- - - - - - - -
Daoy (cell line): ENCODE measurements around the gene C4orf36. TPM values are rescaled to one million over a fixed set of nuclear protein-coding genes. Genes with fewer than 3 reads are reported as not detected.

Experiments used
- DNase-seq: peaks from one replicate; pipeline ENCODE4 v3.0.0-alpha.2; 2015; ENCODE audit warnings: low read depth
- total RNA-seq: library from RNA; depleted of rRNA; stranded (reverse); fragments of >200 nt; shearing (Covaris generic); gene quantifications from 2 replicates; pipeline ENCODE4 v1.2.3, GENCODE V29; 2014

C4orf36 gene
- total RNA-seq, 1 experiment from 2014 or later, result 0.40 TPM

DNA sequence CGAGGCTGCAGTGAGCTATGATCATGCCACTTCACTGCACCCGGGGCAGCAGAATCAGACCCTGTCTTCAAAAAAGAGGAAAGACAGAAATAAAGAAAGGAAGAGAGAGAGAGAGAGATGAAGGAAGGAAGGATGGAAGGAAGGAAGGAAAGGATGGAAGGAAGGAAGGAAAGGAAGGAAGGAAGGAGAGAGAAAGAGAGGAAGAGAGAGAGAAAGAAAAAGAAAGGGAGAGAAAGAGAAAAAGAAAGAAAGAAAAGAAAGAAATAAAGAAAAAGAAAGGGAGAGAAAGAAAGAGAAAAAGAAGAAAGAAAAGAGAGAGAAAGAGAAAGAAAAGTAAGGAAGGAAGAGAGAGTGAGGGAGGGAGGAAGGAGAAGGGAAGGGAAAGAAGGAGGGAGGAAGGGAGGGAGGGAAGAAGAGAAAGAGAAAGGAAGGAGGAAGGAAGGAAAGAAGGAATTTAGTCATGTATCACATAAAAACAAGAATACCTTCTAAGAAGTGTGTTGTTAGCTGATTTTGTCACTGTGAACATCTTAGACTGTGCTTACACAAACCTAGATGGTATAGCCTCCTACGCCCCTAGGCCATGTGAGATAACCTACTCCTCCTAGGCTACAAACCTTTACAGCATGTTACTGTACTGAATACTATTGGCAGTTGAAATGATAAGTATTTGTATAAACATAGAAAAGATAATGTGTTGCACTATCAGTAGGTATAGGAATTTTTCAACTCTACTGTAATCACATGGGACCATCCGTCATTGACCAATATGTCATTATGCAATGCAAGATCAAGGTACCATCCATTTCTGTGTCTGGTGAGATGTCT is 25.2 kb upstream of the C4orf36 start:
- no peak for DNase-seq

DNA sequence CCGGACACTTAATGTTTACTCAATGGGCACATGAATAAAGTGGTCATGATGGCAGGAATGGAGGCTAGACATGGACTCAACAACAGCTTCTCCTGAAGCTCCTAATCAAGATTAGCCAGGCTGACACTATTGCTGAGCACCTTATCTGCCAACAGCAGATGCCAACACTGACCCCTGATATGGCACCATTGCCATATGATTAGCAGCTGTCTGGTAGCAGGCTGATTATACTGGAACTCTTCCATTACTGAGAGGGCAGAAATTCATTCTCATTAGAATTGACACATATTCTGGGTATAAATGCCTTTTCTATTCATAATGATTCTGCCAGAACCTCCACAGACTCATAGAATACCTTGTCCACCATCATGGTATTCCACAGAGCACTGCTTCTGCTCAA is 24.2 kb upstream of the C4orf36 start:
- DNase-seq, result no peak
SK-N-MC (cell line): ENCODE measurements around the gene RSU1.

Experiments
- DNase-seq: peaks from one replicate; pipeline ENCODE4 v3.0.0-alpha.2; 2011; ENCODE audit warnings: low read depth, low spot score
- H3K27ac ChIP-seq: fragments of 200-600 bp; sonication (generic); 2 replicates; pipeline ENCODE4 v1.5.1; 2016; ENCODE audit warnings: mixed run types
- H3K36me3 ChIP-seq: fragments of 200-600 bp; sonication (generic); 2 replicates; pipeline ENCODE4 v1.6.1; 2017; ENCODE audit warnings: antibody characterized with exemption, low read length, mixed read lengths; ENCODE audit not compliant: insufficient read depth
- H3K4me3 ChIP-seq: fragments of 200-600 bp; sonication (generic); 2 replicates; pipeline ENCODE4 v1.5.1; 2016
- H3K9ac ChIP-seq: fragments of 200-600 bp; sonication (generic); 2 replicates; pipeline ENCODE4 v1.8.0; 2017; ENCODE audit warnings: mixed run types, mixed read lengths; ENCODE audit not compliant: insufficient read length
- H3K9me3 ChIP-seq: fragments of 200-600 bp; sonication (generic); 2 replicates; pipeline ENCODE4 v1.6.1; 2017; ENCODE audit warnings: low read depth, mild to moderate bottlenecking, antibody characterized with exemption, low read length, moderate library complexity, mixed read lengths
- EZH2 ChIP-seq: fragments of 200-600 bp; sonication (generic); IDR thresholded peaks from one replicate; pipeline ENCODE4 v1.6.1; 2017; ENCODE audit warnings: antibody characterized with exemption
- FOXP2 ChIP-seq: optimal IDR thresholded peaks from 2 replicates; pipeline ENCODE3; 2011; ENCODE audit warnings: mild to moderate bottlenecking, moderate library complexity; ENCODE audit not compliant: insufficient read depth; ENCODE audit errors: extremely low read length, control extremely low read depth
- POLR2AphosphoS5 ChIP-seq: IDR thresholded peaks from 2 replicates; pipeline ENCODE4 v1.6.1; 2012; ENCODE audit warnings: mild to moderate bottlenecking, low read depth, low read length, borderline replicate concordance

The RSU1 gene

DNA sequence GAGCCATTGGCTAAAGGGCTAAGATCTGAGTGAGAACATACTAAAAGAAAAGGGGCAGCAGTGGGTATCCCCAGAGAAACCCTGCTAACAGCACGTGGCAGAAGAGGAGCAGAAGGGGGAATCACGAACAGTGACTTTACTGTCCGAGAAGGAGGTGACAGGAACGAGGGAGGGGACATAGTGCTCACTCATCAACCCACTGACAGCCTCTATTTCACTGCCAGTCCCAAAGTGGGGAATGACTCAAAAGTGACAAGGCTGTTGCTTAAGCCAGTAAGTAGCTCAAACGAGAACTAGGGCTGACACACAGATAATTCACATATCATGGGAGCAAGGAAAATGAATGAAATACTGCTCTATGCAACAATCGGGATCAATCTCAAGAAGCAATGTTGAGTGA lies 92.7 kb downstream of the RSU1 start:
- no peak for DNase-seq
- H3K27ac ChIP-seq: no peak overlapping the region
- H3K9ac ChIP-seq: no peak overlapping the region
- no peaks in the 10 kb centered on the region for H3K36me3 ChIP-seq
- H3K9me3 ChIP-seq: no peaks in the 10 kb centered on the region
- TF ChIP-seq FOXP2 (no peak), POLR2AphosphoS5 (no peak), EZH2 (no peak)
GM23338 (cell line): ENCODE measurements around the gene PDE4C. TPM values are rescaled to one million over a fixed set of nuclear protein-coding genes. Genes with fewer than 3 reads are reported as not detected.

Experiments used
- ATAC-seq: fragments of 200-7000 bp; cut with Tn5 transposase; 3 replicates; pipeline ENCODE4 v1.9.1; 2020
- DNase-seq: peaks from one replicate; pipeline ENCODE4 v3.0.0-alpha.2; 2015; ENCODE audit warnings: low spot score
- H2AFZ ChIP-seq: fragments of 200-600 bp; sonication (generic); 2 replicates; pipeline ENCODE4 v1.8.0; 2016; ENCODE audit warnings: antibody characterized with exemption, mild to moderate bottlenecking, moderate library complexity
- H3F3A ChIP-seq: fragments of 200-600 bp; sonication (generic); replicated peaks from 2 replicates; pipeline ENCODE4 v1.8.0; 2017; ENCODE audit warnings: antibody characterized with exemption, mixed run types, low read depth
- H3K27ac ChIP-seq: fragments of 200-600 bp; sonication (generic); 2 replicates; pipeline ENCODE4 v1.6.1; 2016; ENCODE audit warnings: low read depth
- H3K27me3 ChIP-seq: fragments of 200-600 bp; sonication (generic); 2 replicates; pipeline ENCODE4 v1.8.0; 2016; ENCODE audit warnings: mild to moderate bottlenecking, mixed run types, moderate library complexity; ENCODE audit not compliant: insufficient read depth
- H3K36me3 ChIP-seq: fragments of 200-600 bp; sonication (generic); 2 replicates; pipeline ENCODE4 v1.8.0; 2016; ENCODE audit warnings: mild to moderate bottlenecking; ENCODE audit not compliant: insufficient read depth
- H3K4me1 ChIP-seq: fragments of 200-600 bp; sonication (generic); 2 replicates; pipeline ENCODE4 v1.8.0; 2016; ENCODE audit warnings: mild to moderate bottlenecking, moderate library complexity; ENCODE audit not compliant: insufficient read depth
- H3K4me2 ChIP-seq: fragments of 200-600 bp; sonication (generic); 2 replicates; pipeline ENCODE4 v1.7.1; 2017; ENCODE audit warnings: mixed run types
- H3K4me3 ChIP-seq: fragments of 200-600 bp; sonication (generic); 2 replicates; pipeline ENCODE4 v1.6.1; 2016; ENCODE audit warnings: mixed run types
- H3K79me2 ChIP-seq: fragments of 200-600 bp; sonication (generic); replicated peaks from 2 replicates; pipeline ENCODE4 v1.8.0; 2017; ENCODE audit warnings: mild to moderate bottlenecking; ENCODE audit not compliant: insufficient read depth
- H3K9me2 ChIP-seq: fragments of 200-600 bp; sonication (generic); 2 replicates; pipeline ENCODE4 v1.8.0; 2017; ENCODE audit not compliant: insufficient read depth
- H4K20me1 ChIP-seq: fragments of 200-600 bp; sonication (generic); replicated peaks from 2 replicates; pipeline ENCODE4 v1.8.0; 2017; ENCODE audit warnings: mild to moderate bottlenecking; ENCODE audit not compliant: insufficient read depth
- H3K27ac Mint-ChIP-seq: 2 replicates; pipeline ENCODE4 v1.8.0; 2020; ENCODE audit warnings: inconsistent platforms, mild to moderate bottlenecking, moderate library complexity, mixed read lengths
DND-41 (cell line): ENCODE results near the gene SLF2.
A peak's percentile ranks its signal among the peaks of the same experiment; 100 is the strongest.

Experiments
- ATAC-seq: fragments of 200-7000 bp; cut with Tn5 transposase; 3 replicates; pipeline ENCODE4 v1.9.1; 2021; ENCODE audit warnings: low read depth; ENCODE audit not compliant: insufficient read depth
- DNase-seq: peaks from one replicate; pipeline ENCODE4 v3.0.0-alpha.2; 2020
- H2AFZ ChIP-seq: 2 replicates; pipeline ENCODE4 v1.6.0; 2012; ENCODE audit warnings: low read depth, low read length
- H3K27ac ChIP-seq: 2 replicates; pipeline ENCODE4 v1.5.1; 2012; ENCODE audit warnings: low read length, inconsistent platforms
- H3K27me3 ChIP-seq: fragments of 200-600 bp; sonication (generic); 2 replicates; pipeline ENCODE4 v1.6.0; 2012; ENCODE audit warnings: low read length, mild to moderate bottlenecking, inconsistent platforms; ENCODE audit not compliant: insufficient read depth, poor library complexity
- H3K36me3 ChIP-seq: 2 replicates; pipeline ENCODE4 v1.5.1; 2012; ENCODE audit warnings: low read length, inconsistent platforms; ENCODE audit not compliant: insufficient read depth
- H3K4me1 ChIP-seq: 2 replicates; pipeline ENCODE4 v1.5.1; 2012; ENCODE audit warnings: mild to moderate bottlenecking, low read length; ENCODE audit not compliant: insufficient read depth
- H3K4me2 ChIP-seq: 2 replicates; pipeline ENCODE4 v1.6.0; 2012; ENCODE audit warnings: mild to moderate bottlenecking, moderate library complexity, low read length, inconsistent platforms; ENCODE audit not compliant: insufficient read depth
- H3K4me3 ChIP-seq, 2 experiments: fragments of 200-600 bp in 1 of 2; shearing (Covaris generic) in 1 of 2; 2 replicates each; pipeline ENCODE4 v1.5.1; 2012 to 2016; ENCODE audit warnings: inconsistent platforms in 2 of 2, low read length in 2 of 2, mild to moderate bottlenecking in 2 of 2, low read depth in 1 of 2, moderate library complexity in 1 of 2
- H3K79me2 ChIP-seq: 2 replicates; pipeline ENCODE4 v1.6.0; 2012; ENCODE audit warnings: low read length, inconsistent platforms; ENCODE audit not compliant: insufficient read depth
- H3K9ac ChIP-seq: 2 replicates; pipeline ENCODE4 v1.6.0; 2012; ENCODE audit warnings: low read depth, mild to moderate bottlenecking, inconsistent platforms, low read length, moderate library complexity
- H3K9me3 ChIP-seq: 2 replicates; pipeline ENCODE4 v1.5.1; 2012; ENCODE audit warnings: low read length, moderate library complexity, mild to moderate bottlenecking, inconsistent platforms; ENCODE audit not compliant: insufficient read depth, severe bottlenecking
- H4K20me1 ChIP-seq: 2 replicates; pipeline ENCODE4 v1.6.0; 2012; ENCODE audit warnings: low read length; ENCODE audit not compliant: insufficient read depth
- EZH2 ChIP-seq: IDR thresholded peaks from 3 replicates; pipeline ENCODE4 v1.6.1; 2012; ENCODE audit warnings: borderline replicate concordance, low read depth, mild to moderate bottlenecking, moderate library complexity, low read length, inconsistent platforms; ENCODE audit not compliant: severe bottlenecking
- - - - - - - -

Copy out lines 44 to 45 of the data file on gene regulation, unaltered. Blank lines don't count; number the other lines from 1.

- H4K20me1 ChIP-seq: fragments of 200-600 bp; sonication (generic); replicated peaks from 2 replicates; pipeline ENCODE4 v1.8.0; 2017; ENCODE audit warnings: mild to moderate bottlenecking; ENCODE audit not compliant: insufficient read depth
- H3K27ac Mint-ChIP-seq: 2 replicates; pipeline ENCODE4 v1.8.0; 2020; ENCODE audit warnings: inconsistent platforms, mild to moderate bottlenecking, moderate library complexity, mixed read lengths